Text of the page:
A new leader has been named for the subcontractor leading construction work at the Hanford nuclear reservation’s vitrification plant.
Rick Holmes has been named general manager of Waste Treatment Completion Co., one of several personnel changes announced at the Hanford vitrification plant and tank farms Thursday.
Most of the changes were made as the focus increases on starting to treat low activity radioactive tank waste at the vitrification plant by 2022.
Not only does construction and start-up need to be completed at the vitrification plant, but preparations must be made to deliver the waste from Hanford’s underground storage tanks and to pretreat the waste to separate out low activity radioactive waste.
The changes include some familiar names to Hanford workers, like Scott Sax, John Eschenberg and Gary Snow.
The Waste Treatment Completion Co. was created in early 2017 by Bechtel National, the Department of Energy prime contractor for the vitrification plant, and Bechtel’s subcontractor on the project, AECOM.
The new company, which was assigned 1,370 of the workers on the project, serves as a subcontractor for construction, start-up and commissioning of the plant, which is expected to cost more than $17 billion.
Mike Costas, the acting general manager for the new subcontractor, told employees Thursday that Holmes had been named general manager starting Monday.
Costas has served in an acting capacity for six months after the original general manager, Scott Oxenford, took extended medical leave.
Holmes guided the Pueblo Chemical Agent-Destruction Pilot Plant through pilot testing and initial operations. The plant was built to destroy a stockpile of chemical weapons in southeastern Colorado.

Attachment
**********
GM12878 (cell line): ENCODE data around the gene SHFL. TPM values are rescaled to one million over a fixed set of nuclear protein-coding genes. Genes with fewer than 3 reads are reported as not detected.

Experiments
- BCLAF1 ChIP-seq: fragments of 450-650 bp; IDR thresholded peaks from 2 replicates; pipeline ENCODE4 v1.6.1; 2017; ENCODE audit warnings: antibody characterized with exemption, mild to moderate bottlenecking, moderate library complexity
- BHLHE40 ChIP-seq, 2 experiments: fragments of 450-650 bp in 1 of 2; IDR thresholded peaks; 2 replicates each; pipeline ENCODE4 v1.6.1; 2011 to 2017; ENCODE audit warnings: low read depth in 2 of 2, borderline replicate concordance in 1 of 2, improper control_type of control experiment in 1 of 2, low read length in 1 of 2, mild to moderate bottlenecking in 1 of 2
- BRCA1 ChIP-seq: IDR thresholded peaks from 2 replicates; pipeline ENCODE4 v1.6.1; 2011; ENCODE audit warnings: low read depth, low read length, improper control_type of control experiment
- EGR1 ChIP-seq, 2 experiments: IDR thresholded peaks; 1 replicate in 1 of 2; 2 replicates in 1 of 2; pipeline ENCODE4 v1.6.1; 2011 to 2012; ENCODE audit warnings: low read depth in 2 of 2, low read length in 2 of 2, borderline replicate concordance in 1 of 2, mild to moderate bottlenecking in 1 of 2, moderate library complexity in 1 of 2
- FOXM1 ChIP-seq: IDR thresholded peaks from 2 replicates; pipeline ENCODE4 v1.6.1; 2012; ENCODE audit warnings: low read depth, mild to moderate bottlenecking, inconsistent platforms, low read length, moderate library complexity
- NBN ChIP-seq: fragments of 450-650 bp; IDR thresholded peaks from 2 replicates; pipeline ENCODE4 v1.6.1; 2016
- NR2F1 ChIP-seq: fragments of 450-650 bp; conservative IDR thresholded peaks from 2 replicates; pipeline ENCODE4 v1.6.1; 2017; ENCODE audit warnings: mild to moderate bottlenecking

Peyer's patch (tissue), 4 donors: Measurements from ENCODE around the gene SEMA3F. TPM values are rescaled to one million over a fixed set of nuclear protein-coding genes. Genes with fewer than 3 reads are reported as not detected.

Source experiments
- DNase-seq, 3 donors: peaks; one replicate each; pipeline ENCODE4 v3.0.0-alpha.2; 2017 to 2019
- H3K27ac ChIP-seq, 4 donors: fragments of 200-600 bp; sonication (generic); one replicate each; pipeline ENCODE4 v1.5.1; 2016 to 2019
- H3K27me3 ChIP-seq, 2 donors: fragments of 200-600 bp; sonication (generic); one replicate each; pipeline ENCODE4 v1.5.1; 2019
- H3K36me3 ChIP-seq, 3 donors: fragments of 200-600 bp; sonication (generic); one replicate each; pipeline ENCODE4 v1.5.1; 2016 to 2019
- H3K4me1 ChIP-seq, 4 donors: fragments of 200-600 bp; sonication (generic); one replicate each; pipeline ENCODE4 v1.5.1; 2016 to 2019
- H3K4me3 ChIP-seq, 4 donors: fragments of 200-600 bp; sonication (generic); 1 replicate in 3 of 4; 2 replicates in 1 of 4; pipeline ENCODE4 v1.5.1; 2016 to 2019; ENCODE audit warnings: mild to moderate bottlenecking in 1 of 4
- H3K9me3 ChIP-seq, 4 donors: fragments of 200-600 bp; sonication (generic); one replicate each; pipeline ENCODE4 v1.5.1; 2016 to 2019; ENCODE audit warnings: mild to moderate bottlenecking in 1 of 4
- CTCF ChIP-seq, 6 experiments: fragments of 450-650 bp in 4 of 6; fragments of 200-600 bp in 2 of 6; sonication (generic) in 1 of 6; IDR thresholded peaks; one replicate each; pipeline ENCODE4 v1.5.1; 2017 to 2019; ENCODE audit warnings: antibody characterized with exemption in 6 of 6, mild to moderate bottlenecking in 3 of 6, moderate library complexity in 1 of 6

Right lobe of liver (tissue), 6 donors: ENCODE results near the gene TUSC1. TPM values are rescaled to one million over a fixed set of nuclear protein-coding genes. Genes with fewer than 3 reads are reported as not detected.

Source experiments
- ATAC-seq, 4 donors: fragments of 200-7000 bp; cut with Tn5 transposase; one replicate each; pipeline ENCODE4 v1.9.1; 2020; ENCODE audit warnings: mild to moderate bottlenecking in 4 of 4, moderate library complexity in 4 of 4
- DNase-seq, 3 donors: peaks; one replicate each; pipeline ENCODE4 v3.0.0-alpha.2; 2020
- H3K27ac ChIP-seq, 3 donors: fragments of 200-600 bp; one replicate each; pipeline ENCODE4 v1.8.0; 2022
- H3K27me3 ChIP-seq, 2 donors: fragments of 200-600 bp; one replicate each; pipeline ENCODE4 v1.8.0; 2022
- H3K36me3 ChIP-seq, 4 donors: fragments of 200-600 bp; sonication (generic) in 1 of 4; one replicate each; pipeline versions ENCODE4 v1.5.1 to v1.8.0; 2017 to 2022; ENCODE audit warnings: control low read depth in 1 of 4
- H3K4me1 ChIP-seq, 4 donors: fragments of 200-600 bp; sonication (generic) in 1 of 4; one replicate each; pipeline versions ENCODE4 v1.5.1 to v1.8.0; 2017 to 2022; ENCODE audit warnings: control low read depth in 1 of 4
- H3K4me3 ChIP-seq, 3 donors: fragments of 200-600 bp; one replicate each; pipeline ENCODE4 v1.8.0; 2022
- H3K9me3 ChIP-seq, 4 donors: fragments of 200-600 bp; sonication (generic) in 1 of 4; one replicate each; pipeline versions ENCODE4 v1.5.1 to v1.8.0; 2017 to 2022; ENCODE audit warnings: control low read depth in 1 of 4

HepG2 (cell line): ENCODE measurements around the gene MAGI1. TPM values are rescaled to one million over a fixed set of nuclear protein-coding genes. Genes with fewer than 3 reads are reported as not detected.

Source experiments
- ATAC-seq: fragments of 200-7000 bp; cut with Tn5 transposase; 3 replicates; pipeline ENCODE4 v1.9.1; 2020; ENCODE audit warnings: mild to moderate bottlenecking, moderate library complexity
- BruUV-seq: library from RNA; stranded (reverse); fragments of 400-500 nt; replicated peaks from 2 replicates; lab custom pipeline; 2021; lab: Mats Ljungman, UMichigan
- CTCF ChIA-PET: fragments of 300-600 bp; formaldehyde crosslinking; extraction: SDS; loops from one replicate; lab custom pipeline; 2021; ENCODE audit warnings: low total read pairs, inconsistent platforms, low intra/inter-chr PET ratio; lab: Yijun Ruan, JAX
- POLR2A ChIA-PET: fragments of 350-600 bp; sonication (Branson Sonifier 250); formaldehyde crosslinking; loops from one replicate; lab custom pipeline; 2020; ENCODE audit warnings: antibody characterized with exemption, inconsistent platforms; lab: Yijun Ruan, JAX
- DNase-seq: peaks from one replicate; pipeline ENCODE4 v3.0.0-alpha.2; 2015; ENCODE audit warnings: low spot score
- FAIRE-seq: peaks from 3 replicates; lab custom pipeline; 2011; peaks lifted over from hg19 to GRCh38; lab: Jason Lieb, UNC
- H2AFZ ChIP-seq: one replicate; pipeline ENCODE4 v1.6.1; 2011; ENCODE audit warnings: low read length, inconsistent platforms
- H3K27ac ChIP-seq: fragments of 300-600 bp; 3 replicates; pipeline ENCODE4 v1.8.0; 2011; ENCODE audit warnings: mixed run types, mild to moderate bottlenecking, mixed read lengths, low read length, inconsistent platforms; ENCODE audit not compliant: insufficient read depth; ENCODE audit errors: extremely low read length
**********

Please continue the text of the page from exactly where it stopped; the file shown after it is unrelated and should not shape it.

He has worked for Bechtel for 20 years doing chemical demilitarization and national security work, after serving in the U.S. Army for a decade, according to a message sent to Bechtel employees. He was elected a Bechtel principal vice president in 2014.
His experience at DOE nuclear projects includes six years as project manager of the Chemistry and Metallurgy Research Replacement Project at Los Alamos National Laboratory in New Mexico. The project completed construction of the first plutonium-handling and analysis laboratory to open at the national lab since the 1970s.
Costas said that after four years working on the vitrification plant project, he is moving on to a new assignment, but did not elaborate in a message to employees.
Sax, the president of Washington Closure Hanford as it completed most cleanup of Hanford along the Columbia River, will serve as the new deputy general manager at Waste Treatment Completion Co. starting Monday.
His previous work experience includes director of spent fuel management in the United Kingdom. At Hanford, he has experience in the tank farms, the Plutonium Finishing Plant and K Basins.
Sax will replace Scott Booth, who was appointed to the new role of mission readiness manager for the company.
Eschenberg will return to Hanford to work for tank farm contractor Washington River Protection Solutions.
He will serve as deputy project manager at the tank farms for delivery of tank waste for the treatment project starting Jan. 15.
He currently is an AECOM vice president in the Nuclear and Environmental Business Unit, leading efforts to put a $2 billion supplemental waste processing facility into operation at DOE’s Savannah River, S.C., site.
He is best known at Hanford for his work from 2003 until summer 2009 at the vitrification plant, ending his stint there as assistant manager of the DOE Hanford Office of River Protection.
Snow has been named acting project manager responsible for waste-feed delivery engineering, procurement and construction for Washington River Protection Solutions.
He managed the decontamination and demolition of more than 300 buildings for Washington Closure Hanford.
Most recently, he led the Pile Fuel Cladding Silo program at Sellafield, England, where he developed and implemented a revised decommissioning strategy that cut costs by $360 million and allowed the start of waste retrieval two years early, according to a memo sent Thursday to tank farm workers.
Washington River Protection Solutions also announced Thursday that Charles Simpson had been named manager of project support services.
Additional organizational changes will be announced over the next month, said Mark Lindholm, president of Washington River Protection Solutions, in a message to employees.